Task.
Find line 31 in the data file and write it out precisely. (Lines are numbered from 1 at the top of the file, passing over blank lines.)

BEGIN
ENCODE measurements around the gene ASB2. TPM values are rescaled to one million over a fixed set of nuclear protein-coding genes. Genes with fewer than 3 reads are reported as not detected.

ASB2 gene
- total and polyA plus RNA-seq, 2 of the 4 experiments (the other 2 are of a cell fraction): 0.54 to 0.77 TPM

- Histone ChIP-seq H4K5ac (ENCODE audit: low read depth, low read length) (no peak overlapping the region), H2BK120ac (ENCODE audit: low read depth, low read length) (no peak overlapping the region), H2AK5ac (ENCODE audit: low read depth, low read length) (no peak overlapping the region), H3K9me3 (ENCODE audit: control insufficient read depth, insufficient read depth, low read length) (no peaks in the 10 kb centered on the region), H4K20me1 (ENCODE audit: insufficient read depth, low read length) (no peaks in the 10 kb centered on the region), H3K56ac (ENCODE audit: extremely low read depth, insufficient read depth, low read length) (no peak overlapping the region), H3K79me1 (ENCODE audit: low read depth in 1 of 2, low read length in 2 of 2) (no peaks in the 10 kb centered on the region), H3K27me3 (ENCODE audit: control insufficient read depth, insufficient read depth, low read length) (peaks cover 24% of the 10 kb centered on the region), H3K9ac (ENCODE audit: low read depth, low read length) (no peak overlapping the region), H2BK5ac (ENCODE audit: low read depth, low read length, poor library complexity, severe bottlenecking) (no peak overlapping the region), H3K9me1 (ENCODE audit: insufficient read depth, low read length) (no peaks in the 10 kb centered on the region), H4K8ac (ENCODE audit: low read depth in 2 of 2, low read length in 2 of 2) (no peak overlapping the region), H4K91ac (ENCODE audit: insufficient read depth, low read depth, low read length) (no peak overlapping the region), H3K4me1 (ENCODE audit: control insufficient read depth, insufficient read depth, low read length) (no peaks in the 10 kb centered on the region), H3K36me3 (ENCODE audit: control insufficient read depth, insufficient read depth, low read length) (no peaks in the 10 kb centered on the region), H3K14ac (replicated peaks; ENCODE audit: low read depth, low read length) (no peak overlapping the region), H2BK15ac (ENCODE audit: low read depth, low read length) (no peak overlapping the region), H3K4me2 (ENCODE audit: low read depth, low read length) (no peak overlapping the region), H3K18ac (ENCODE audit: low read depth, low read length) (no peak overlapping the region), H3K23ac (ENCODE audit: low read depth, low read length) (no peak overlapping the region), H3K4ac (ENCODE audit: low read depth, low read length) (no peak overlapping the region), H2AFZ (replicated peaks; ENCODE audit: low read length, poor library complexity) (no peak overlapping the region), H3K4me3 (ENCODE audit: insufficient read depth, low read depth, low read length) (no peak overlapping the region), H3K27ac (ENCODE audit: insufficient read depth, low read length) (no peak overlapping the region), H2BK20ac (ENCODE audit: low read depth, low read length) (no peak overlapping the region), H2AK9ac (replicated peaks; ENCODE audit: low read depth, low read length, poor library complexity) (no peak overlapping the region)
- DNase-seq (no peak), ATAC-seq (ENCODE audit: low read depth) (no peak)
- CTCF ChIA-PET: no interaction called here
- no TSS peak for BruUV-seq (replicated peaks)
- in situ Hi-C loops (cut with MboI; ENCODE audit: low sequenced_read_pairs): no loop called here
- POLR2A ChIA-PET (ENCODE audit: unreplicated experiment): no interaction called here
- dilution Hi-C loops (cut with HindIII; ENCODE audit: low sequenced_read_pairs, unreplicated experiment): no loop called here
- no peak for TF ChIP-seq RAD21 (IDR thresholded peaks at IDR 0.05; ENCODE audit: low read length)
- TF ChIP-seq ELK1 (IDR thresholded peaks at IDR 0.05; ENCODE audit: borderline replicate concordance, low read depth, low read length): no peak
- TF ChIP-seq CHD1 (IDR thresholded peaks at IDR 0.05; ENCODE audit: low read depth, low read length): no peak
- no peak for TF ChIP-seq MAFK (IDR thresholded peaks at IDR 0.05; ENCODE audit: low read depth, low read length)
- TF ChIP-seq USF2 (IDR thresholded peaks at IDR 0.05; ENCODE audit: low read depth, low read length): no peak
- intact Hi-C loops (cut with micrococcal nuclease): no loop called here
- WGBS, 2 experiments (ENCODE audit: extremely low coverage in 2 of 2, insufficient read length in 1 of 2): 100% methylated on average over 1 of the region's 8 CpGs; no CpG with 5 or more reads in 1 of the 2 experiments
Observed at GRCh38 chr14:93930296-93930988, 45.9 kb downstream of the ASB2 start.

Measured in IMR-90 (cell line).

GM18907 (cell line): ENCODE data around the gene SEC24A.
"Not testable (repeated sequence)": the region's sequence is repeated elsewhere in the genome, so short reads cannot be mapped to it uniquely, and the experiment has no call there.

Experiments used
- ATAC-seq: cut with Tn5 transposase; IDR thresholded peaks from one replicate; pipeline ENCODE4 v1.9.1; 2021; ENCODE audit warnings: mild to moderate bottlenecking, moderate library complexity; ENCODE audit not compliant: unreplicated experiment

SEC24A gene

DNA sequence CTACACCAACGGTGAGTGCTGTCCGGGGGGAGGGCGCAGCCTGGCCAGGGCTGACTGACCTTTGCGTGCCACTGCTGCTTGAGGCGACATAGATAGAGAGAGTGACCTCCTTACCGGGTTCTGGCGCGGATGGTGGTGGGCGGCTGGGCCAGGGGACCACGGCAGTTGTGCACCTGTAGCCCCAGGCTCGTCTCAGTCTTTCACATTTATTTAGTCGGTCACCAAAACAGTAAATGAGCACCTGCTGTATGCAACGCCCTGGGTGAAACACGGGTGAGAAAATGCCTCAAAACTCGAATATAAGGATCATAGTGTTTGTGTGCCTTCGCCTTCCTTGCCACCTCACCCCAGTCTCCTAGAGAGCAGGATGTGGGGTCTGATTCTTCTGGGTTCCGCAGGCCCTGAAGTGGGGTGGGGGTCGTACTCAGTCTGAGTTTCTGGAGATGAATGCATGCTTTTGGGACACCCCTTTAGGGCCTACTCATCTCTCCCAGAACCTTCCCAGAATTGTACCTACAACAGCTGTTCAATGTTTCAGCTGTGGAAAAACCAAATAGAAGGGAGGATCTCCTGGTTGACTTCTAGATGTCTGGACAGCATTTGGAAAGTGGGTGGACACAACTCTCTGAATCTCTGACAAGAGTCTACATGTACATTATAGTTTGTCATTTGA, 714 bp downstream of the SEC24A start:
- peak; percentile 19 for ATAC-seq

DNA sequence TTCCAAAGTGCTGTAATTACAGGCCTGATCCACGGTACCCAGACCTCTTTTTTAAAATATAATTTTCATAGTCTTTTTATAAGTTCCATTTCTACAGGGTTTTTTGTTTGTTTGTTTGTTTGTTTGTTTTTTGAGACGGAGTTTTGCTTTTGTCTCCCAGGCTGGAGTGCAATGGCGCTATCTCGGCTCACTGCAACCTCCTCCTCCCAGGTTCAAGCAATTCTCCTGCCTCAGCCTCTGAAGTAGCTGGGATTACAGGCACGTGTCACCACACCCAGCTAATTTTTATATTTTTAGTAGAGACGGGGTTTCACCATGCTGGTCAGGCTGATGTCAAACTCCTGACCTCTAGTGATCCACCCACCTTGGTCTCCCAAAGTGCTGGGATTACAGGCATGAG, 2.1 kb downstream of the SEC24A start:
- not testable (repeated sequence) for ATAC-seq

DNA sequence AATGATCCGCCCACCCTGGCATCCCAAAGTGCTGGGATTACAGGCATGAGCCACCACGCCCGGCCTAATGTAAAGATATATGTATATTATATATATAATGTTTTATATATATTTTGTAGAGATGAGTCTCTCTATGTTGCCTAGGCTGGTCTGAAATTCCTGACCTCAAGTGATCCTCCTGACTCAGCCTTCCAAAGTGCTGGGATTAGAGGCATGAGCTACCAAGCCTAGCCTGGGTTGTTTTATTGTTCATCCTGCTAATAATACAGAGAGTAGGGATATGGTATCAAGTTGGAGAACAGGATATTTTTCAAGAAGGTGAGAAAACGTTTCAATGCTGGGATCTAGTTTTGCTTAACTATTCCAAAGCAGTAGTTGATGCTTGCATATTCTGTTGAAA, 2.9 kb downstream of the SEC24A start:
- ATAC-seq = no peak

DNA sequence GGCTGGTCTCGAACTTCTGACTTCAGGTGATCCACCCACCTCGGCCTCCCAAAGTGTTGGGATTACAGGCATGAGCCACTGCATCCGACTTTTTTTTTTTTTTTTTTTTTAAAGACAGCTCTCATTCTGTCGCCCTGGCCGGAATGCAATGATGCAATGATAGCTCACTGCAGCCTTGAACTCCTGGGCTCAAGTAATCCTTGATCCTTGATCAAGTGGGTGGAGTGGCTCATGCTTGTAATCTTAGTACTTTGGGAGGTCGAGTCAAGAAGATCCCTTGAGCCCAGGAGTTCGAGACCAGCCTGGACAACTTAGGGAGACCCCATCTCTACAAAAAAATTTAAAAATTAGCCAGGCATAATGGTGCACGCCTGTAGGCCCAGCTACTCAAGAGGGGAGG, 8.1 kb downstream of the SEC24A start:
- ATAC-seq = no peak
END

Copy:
DNA sequence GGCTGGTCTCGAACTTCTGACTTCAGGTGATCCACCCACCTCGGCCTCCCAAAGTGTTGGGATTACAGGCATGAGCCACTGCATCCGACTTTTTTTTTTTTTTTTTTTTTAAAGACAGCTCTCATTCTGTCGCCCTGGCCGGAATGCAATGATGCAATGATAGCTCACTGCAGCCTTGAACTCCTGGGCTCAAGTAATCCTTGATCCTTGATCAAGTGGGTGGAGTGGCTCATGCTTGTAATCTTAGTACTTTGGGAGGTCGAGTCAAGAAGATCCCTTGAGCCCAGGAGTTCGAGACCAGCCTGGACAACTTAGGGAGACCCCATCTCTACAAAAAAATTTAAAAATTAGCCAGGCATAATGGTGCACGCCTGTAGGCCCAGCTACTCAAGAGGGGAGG, 8.1 kb downstream of the SEC24A start: